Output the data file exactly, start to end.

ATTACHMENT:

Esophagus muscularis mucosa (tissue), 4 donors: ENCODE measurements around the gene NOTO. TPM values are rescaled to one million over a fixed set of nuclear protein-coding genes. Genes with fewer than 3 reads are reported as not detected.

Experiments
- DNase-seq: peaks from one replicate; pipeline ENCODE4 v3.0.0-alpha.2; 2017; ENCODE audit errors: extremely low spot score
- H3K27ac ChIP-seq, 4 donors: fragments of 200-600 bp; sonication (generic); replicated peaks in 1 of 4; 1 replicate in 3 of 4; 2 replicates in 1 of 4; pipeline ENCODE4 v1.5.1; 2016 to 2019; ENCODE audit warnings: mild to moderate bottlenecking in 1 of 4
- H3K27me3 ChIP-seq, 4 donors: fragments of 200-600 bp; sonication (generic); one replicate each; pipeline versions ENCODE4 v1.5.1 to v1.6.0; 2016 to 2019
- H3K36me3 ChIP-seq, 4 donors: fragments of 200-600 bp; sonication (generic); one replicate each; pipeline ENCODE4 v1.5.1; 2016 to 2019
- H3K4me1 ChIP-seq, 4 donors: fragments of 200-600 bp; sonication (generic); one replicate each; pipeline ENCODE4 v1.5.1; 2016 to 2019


Esophagus muscularis mucosa (tissue), 4 donors: ENCODE measurements around the gene NOTO. TPM values are rescaled to one million over a fixed set of nuclear protein-coding genes. Genes with fewer than 3 reads are reported as not detected.

Experiments
- DNase-seq: peaks from one replicate; pipeline ENCODE4 v3.0.0-alpha.2; 2017; ENCODE audit errors: extremely low spot score
- H3K27ac ChIP-seq, 4 donors: fragments of 200-600 bp; sonication (generic); replicated peaks in 1 of 4; 1 replicate in 3 of 4; 2 replicates in 1 of 4; pipeline ENCODE4 v1.5.1; 2016 to 2019; ENCODE audit warnings: mild to moderate bottlenecking in 1 of 4
- H3K27me3 ChIP-seq, 4 donors: fragments of 200-600 bp; sonication (generic); one replicate each; pipeline versions ENCODE4 v1.5.1 to v1.6.0; 2016 to 2019
- H3K36me3 ChIP-seq, 4 donors: fragments of 200-600 bp; sonication (generic); one replicate each; pipeline ENCODE4 v1.5.1; 2016 to 2019
- H3K4me1 ChIP-seq, 4 donors: fragments of 200-600 bp; sonication (generic); one replicate each; pipeline ENCODE4 v1.5.1; 2016 to 2019